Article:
MACDC Partners with MGCC to Offer Multi-Lingual Translation Resources and Technical Assistance to Massachusetts Small Businesses Applying for the SBA’s Paycheck Protection Program

April 27th, 2020 by

MACDC has teamed up with the Massachusetts Growth Capital Corporation (MGCC) to support Massachusetts small business owners, including those with limited English proficiency, by providing multilingual translation and application assistance for the Small Business Administration’s (SBA) Paycheck Protection Program (PPP).

Since PPP applications are only available in English, these services are critical for small business owners in Massachusetts impacted by COVID-19, who would otherwise be unable to tap into the SBA’s economic relief resources. All small businesses in Massachusetts are strongly encouraged to use these resources when applying to the second round of PPP at their local, participating bank once available. Please be advised, MGCC and MACDC are not eligible lenders for the program. A list of participating PPP lenders can be found here.

This initiative brings together 49 Technical Assistance (TA) Providers located throughout Massachusetts, and organized under the Small Business Technical Assistance Grant Program to utilize their skills. The PPP application has been translated into 19 languages and is available to download on MGCC’s website, along with a list of TA Providers sorted by language proficiency and communities serviced, that small business owners can connect with for guidance on the application process.

Languages include: Spanish, Portuguese, Mandarin, Cantonese, French, French Creole, Italian, Russian, Vietnamese, Greek, Arabic, Cambodian, Somali, Amharic (Ethiopian), Filipino, Nepalese, Korean, Japanese and Thai.

“When MGCC recognized the opportunity gap for minorities, immigrants and other small business owners with limited English proficiency to access the Paycheck Protection Program, we immediately knew we needed to tap into this strong small business support team of TA Providers,” said Larry Andrews, President of MGCC. “With their participation, access to PPP suddenly becomes inclusive and encourages diverse businesses to explore relief possibilities in this difficult time.”

“Every day we see examples of how long standing racial and economic disparities are disproportionately impacting communities of color. That is why our economic relief and recovery efforts must reach our entire small business community, including communities of color, immigrant, and lower income communities,” said Joseph Kriesberg, President of MACDC. “Thankfully, Massachusetts has a network of dozens of community-based organizations with trained staff who can deliver culturally competent and multi-lingual assistance to help these business owners access public and private resources to help them survive and recover from this crisis.”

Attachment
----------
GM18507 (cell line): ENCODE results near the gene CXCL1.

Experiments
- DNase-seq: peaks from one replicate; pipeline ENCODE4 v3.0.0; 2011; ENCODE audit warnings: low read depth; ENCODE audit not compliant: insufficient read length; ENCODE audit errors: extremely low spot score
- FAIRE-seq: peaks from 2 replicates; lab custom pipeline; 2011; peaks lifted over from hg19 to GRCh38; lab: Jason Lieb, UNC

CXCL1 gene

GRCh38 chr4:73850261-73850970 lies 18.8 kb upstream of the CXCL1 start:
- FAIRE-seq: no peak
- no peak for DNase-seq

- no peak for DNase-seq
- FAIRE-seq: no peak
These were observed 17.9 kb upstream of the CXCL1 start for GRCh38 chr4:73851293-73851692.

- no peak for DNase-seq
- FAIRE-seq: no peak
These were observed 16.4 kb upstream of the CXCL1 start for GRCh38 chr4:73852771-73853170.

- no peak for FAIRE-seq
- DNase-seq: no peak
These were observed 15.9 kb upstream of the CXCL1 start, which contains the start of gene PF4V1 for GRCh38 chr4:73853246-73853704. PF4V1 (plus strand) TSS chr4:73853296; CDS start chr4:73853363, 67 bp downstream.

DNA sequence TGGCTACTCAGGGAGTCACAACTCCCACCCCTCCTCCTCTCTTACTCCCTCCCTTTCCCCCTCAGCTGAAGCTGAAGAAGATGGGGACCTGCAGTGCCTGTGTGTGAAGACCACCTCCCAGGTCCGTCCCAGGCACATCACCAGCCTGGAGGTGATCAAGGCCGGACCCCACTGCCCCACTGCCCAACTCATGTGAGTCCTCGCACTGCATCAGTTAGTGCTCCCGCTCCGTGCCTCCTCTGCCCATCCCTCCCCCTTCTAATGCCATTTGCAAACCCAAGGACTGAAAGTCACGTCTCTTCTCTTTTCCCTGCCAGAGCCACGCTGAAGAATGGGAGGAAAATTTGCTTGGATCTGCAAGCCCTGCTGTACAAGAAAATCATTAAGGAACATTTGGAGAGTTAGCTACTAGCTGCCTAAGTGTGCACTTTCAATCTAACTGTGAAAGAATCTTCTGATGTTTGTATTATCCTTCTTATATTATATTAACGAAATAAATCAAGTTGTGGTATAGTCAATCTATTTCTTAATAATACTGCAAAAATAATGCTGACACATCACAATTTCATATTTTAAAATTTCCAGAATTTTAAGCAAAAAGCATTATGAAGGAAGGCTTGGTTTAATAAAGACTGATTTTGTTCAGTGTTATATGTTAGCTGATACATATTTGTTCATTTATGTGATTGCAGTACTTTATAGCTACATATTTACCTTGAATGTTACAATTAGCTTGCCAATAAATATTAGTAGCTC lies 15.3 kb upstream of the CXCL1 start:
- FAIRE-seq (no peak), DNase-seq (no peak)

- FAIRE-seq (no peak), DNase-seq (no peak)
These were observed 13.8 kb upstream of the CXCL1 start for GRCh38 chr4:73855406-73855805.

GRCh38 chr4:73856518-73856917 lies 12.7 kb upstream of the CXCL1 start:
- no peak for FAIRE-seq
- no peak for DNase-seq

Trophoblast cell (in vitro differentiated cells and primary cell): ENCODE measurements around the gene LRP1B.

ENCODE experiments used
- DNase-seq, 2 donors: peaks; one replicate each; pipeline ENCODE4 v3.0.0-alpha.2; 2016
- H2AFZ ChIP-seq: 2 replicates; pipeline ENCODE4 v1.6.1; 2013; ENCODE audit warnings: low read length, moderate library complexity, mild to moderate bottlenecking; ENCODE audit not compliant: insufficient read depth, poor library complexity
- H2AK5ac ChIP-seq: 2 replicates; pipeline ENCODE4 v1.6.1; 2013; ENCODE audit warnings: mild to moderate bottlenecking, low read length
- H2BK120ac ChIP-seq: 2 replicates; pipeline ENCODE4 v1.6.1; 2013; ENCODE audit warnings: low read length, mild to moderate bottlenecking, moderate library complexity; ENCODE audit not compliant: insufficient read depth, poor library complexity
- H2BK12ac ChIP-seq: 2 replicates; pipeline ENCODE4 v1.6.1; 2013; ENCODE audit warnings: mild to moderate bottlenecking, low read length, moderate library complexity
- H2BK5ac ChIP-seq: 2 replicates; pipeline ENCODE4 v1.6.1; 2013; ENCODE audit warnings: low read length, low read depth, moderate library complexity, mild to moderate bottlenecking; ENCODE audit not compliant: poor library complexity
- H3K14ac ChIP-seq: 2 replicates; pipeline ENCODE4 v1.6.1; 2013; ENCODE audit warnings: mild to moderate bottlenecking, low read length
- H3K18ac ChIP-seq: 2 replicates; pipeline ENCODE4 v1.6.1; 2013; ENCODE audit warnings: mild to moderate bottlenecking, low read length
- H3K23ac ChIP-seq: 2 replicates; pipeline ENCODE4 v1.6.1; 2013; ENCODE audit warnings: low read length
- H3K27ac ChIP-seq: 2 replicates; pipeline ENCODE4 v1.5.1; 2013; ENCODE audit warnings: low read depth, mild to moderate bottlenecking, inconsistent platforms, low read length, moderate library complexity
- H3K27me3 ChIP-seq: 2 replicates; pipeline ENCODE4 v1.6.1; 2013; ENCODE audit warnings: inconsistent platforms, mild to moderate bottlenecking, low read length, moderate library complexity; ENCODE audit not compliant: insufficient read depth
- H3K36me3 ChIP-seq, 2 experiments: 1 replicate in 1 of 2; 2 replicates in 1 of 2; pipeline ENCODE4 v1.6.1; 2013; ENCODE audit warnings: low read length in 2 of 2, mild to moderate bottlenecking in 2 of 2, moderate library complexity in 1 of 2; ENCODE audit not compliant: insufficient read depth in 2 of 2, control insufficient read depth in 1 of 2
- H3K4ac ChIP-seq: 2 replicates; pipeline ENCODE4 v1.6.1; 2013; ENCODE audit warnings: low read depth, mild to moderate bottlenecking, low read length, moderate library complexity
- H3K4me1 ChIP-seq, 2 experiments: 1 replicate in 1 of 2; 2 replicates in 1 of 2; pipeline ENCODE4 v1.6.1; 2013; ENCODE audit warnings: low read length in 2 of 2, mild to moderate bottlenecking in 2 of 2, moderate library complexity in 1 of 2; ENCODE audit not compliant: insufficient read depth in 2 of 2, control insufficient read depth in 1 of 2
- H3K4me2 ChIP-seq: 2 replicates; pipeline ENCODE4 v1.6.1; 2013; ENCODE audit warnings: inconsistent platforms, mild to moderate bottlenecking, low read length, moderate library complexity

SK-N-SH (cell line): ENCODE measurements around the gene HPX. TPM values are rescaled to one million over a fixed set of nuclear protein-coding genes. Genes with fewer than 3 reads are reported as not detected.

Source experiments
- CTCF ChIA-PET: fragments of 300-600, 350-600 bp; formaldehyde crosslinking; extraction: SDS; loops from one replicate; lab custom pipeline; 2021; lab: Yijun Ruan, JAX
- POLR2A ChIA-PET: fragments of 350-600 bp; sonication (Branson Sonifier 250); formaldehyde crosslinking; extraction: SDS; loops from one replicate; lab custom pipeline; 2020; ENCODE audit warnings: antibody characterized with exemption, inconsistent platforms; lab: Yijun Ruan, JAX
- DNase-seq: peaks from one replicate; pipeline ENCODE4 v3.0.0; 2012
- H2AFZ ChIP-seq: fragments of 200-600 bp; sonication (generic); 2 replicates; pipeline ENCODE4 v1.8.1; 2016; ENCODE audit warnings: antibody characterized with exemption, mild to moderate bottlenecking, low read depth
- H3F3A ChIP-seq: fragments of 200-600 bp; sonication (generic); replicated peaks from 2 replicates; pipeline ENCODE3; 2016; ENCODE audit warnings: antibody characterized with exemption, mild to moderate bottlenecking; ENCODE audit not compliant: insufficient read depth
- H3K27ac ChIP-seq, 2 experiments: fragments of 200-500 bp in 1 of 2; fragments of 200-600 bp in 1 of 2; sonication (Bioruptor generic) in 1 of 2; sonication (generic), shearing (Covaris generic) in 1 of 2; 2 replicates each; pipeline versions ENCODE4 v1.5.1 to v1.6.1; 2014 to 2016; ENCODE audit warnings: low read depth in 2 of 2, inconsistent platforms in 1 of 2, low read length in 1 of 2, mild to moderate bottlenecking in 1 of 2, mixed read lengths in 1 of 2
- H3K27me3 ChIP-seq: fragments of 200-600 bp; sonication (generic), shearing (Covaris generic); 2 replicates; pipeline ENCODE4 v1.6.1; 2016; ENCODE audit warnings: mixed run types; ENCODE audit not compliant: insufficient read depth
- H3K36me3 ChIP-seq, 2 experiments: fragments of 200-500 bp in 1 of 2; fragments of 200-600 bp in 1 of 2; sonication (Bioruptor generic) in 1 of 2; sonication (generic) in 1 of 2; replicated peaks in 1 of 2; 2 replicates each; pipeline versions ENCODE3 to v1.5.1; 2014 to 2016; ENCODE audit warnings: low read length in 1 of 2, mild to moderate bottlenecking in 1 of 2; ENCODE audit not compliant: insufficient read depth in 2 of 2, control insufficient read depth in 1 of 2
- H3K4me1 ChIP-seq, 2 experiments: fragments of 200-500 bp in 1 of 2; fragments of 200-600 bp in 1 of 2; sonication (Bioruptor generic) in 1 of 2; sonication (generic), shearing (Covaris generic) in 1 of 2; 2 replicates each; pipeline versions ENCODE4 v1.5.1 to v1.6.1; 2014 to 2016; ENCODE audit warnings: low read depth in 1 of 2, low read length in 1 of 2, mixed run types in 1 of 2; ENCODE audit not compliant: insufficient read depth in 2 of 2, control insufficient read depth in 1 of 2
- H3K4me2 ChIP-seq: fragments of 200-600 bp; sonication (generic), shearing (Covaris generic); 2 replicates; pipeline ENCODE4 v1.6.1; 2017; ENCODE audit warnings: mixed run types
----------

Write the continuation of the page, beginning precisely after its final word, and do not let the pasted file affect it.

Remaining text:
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MACDC Achieves Solid (albeit insufficient) Progress on our COVID-19 Response Policy Recommendations

April 26th, 2020 by Joe Kriesberg

On March 23, 2020, MACDC issued a set of initial recommendations for state policy makers with respect to helping small businesses, tenants, homeowners, and communities deal with the economic fallout from the pandemic. While there is much more to be done at the local, state and federal level, we have seen some important progress over the past month. Some of the key policy wins include the following.

  • The Federal CARES Act provided essential funds to address the crisis that were consistent with our initial recommendations.

    • Unemployment Insurance:  The CARES act made important expansions to our Unemployment Insurance program both to ensure more generous benefits (an extra $600 per week) and coverage for contractors and self-employed individuals.

    • Small Business Assistance: The Paycheck Protection Program (PPP), despite its flaws, will help thousands of businesses and nonprofits across the state, including dozens of CDCs (and other nonprofit organizations) who have (or will) received funds to help stabilize their operations during the crisis and to avoid layoffs.  More than 47,000 loans totaling over $10 billion were made in Massachusetts in the first round and we expect to see similar numbers in the second round.  Unfortunately, the program has not done enough to support very small businesses and businesses of color and this needs to be addressed both in the implementation of Round 2 and in future small business relief efforts.

    • Community Development:  Congress provided an additional $5 billion in Community Development Block Grant Program (CDBG) resources that can be used for a variety of purposes, including emergency grants to small businesses.  Indeed, several cities across the Commonwealth have already begun to offer such grants using CDBG dollars, including Boston, Worcester, Cambridge, Northampton and others.

  • Eviction & Foreclosure Moratorium: The legislature has passed, and Governor Baker has signed, a strong eviction and foreclosure moratorium that will protect residential tenants, homeowners and small businesses during the health emergency.

  • Housing assistance: Governor Baker was able to secure $5 million in new funding from MassHousing to provide an immediate boost in funding for the RAFT program, which helps lower-income households cover their housing expenses.  Several cities are also using public and private dollars to help tenants pay their rent.

  • State Small Business Assistance: Governor Baker secured $20 million for emergency loans to small businesses.